A:

Corporations may not legally deduct the dividend payments before taxes but there is another approach - a corporate structure called an income trust. Income trusts allow a firm to deduct dividends, or trust payments, before taxes are calculated. The essence of an income trust is to pay all of the earnings after all business expenses to the unit holders, which are the owners of the income trust.

An income trust is essentially a corporation with a different classification under tax law. Income trusts are not permissible in most countries, but there are a few (Canada, for example) that still allow income trusts, or a variation thereof. Because trust payments are paid out to unit holders in a cash-distributions-per-unit format before taxes are calculated, the corporation will have no income against which to calculate income taxes, virtually eliminating its tax liability.

If you want to learn more about dividends, please read How and Why Do Companies Pay Dividends?



RELATED FAQS

  1. What is private wealth management?

    Understand what private wealth management is from the perspective of both the private client as well as the private wealth ...
  2. What dividend yield is typical for companies in the industrial sector?

    Find out more about dividend yields, what the dividend yield measures and what level of dividend yield is typical for companies ...
  3. What are the advantages of investing in ETFs with high trading volume?

    Learn about the advantages of exchange-traded funds with higher volume and liquidity, and understand how covered call options ...
  4. Which REITs pay the highest dividends?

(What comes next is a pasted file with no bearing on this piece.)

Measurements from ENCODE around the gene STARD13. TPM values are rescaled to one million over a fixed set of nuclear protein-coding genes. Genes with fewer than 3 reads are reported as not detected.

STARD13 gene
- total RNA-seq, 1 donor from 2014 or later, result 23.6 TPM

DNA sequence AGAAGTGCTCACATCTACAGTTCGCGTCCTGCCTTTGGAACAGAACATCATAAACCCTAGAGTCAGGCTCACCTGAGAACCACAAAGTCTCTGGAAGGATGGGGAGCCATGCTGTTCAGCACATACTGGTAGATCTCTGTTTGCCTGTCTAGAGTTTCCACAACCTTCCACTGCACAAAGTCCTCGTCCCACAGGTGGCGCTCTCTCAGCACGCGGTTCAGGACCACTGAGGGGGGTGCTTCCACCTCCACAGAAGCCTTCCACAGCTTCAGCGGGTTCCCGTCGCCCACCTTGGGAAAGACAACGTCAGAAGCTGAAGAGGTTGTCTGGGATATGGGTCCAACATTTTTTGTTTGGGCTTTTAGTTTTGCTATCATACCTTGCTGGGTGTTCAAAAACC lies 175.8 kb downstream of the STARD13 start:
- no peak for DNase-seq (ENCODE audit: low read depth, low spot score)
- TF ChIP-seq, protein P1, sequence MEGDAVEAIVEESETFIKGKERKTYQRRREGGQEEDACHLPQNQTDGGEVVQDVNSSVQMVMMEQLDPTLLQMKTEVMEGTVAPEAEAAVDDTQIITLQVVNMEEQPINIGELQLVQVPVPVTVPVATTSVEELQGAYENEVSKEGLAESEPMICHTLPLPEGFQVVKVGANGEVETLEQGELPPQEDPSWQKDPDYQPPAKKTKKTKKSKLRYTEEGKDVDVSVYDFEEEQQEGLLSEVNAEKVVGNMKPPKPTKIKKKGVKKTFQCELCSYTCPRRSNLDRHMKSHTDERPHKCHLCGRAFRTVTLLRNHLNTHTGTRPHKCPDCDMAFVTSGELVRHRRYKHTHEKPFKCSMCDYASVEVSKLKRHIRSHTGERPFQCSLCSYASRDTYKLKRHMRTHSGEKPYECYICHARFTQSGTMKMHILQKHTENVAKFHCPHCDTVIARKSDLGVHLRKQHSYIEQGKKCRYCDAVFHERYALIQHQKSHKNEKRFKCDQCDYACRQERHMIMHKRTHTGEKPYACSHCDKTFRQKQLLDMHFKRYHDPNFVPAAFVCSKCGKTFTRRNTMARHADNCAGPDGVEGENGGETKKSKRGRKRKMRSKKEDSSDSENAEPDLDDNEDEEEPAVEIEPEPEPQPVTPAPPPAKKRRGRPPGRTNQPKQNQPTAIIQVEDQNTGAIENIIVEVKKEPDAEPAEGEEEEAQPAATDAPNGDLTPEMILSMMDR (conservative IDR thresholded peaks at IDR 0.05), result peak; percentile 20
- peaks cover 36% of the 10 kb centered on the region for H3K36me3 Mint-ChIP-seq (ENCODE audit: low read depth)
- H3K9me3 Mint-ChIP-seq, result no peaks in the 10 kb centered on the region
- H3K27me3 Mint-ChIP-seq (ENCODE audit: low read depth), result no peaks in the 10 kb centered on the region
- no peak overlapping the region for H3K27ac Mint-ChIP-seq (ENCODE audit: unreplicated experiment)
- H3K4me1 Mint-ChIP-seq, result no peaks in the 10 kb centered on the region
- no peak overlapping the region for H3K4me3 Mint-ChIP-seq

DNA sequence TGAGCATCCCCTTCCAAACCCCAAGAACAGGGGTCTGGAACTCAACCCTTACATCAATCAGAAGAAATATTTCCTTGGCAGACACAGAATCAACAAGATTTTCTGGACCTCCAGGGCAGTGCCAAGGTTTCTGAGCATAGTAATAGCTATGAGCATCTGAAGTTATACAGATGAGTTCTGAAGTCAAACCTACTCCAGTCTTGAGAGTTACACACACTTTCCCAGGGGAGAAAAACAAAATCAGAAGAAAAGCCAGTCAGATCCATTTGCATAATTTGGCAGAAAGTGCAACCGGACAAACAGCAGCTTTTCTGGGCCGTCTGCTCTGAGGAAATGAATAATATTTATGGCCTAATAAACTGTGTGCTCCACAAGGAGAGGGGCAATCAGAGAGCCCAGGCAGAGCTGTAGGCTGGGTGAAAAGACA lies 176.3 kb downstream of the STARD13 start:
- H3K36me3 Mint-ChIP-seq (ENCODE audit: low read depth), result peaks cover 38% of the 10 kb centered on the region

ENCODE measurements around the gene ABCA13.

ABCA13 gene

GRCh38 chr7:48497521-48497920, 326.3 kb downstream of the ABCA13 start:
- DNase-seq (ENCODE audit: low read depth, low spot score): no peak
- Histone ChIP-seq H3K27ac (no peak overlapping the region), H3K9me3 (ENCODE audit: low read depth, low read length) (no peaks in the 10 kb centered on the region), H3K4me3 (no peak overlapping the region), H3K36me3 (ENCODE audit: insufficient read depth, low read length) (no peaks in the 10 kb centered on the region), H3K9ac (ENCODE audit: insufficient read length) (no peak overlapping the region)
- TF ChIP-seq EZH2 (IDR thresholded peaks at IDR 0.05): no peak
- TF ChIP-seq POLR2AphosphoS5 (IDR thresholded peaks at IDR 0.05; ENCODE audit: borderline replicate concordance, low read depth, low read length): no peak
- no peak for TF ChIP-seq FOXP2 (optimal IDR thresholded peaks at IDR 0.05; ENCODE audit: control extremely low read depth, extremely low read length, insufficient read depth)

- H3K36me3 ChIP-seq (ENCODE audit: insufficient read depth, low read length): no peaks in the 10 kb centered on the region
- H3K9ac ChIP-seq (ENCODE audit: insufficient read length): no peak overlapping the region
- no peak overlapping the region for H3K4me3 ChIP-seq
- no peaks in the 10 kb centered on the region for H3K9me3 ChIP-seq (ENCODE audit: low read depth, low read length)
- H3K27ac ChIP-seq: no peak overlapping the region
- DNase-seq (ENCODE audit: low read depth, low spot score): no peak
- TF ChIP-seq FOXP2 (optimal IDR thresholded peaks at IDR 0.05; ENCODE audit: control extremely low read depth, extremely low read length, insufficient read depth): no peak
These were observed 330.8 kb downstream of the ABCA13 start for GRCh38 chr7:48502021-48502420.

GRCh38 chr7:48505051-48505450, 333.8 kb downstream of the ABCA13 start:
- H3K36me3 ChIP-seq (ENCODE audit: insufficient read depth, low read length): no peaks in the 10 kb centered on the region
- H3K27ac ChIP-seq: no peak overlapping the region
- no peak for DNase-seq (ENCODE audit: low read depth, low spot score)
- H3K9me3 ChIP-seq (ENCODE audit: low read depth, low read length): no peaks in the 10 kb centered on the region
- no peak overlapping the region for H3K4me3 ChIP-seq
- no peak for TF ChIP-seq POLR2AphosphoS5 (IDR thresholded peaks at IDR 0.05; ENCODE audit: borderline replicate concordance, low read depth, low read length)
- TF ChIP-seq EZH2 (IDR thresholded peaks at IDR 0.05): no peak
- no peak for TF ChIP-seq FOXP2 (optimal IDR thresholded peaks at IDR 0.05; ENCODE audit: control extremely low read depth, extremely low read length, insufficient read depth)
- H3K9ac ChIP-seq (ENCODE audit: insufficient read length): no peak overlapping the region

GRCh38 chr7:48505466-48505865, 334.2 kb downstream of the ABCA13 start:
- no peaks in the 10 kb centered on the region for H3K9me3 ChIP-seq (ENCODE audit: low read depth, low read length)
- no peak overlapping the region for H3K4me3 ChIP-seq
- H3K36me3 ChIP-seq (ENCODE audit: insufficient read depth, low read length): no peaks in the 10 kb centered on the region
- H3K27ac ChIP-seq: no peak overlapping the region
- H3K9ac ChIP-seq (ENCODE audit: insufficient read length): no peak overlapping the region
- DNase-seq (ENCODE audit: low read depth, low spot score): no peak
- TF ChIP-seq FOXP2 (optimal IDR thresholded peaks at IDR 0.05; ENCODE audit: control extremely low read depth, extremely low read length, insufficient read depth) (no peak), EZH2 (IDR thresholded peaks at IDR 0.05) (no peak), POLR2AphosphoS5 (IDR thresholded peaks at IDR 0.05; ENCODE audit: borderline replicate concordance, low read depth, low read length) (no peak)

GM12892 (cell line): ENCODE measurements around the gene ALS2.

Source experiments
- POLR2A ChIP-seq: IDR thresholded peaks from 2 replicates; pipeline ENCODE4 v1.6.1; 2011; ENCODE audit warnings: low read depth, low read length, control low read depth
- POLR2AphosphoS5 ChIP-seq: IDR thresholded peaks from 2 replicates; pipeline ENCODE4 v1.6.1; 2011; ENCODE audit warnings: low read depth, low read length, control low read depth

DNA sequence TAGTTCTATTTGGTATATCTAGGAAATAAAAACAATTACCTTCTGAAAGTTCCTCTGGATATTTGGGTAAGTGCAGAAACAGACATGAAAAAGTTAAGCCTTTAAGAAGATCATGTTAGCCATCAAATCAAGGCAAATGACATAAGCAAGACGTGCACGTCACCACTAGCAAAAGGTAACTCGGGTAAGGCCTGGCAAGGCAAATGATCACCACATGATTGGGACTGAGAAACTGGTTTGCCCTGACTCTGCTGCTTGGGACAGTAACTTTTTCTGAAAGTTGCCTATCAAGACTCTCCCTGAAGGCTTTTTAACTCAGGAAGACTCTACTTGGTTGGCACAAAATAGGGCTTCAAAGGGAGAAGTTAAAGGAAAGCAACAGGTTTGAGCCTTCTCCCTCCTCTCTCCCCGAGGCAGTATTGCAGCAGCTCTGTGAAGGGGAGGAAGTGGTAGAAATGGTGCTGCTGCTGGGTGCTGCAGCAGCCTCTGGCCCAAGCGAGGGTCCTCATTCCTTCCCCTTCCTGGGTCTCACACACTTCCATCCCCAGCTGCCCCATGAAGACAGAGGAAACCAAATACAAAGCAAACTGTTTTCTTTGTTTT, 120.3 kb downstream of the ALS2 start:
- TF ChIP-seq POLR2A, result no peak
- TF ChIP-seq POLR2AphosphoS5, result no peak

Find out more about real estate investment trusts and which ones have dividend yields greater than 15% for the year 2015.
RELATED TERMS
  1. Tax Deductible Interest

    A borrowing expense that a taxpayer can claim on a federal or ...
  2. Value Of Risk (VOR)

    The financial benefit that a risk-taking activity will bring ...
  3. Business Judgment Rule

    A legal principle which grants directors, officers, and agents ...
  4. Dividend

    A distribution of a portion of a company's earnings, decided ...
  5. Sharpe Ratio

    A ratio developed by Nobel laureate William F. Sharpe to measure ...
  6. Target Payout Ratio

    A target payout ratio is a measure of what size a company's dividends ...

You May Also Like

Related Articles
  1. Active Trading Fundamentals

    Which oil and gas stocks pay the highest ...

  2. Mutual Funds & ETFs

    What are some popular ETFs that track ...

  3. Stock Analysis

    Google Stock: A Tale of Two Share Classes

  4. Professionals

    5 Signs That You Have a Lousy 401(k) ...

  5. Investing Basics

    Which insurance companies pay the highest ...

Trading Center